2012 departure from normal (or monthly anomaly of) precipitation. The year-to-date total is also plotted.
September continued the significant precipitation deficit when compared to the normal. Usually we see about 48mm2 in September, but this year we saw a mere 4mm of precipitation. Receiving less than 10% of our normal rainfall for the month continues the precipitation deficit to 4 consecutive months in Winnipeg.
In other miscellaneous September statistics:
We finished the month with 0 days above 30°C, but 7 days at or above 25°C.
September 2012 did not break the top 50 warmest Septembers on record.
Despite our practically non-existent precipitation for the month, we still nearly quadrupled the record driest September of 1948, where only 1.3mm fell.
Our 4mm precipitation total for the month was only 2.5% of the precipitation that fell in the record wettest September of 1872, when 156.2mm fell.
2012 So Far
Year-to-date temperature anomaly, by month, for 2012 (red) compared to the other 139 years on record for Winnipeg, MB, with the five warmest years (orange) and five coldest years (blue) noted.
As mentioned before, September’s deviation of -0.28°C from normal has brought an end to the above-normal conditions of 2012. Until September, every single month this year had been above-normal. Looking again at our Winnipeg temperature anomaly climatology, we can see that despite our slightly below-normal September average, we’ve managed to still remain the most above normal (by a hair) that we’ve ever been. Things still look to be on track for us to end up in the top 5 warmest years ever and we’ll keep updating each month to see where we end up.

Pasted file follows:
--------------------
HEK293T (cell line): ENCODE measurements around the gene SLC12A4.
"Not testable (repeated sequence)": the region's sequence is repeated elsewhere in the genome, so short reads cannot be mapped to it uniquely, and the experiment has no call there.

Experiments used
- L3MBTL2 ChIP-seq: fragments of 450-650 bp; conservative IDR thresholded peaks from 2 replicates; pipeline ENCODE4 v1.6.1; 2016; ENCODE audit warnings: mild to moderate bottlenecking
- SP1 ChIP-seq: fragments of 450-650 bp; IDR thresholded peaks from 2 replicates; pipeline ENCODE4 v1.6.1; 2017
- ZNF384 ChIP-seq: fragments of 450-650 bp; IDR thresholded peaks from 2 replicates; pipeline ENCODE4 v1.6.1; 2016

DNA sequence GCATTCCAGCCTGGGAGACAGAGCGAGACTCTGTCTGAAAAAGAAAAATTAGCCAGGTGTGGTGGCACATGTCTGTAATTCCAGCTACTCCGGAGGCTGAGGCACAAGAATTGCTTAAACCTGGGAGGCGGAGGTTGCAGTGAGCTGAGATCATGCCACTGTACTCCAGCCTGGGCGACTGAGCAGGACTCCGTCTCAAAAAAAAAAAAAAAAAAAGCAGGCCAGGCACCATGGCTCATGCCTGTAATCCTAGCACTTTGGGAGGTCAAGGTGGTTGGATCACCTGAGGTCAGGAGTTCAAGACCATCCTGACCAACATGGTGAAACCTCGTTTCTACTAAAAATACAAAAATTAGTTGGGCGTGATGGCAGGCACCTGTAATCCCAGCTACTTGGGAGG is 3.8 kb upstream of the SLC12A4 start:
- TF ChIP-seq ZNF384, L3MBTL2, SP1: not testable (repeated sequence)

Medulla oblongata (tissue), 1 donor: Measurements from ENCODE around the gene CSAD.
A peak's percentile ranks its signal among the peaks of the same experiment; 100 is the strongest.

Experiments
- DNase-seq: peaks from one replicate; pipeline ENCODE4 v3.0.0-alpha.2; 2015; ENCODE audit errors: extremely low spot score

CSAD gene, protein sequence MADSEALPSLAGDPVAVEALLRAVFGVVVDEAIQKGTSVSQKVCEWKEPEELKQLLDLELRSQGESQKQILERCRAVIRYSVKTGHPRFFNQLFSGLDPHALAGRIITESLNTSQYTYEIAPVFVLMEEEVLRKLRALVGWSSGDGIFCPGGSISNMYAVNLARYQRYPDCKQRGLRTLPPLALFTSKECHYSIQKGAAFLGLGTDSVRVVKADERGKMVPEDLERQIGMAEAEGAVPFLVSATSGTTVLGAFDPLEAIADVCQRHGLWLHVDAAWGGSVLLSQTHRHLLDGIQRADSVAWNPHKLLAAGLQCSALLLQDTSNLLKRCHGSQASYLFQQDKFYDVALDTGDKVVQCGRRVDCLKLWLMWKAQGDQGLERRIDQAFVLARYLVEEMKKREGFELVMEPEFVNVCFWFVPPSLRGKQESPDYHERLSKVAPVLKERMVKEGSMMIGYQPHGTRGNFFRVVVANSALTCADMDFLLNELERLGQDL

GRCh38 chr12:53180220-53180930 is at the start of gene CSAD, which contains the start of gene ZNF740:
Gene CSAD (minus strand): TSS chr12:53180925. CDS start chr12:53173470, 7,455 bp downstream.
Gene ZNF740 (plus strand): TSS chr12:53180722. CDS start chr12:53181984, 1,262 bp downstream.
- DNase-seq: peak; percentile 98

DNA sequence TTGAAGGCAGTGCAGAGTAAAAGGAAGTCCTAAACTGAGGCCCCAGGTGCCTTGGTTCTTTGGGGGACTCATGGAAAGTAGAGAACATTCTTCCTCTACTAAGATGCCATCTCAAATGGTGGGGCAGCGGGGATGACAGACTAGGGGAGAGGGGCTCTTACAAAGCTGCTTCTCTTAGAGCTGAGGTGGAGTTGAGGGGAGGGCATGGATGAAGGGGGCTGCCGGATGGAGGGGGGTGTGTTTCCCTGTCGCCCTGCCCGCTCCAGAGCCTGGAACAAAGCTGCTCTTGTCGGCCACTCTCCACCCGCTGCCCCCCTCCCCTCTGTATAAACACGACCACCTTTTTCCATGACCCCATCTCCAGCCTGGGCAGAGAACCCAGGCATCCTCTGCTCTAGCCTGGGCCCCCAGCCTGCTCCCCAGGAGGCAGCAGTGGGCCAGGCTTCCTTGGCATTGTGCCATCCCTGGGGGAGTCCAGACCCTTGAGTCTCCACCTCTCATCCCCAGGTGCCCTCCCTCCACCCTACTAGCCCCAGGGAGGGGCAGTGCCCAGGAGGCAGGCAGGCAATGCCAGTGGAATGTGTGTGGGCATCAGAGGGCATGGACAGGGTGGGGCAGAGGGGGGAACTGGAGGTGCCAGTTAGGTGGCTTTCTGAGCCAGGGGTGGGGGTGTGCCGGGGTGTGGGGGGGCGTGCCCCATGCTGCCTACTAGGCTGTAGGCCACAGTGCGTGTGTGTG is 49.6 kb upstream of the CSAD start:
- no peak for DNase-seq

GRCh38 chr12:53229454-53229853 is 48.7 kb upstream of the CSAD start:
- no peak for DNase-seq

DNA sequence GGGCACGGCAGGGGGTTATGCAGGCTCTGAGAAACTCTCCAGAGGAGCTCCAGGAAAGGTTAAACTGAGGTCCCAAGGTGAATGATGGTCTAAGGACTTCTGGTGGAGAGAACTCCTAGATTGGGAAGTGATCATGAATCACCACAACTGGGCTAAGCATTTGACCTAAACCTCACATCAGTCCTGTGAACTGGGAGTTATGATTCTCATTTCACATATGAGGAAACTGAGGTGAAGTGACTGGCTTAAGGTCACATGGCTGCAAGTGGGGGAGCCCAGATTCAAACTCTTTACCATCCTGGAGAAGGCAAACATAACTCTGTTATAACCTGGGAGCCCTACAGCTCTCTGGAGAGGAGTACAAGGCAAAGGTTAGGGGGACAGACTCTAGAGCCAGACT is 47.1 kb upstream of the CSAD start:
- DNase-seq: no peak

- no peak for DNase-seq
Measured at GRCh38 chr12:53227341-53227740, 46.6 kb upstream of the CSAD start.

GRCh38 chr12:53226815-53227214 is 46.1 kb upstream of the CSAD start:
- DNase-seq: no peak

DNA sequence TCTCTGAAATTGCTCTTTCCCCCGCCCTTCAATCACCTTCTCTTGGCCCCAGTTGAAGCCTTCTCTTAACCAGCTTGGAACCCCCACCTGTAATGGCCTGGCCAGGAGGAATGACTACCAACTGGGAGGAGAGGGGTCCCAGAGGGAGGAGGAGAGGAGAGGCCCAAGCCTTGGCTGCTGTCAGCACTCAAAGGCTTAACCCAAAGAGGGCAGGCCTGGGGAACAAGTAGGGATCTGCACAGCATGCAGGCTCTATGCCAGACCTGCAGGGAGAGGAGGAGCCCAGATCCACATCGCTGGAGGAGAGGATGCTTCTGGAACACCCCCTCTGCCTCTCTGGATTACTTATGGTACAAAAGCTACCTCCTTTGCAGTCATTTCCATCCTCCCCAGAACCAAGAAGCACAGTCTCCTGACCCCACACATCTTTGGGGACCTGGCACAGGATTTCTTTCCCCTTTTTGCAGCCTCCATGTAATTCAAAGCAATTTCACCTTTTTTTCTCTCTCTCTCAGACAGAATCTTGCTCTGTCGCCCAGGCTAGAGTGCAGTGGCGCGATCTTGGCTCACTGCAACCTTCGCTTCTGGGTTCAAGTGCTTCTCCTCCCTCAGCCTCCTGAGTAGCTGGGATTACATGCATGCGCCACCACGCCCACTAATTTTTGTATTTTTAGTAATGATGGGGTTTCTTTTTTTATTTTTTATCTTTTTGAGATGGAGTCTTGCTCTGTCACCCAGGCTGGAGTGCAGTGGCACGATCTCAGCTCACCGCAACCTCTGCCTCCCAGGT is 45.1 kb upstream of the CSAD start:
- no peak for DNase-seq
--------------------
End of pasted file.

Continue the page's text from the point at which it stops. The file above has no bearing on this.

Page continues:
Rest of 2012
As mentioned last month, sea ice in the Arctic is at a record low, which while it hasn’t prevented us from getting the odd cold outbreak, still looks to have the potential to reduce the strength/onset of the Hudson Bay arctic vortex that sets up and maintains a cool, northwest flow over the Eastern Prairies. While a month ago it also looked like El Niño was going to help us possibly see a warmer-than normal winter, over the past couple weeks the El Niño signal in the Eastern Pacific has significantly weakened. This means that any large-scale hints towards what sort of winter we’ll see are becoming rather muddled and no strong signal currently exists.
Based on 1981-2010 normals. Winnipeg sits at 15 months above normal if using the 1971-2000 normals. ↩
The normal precipitation for September is 47.6mm. ↩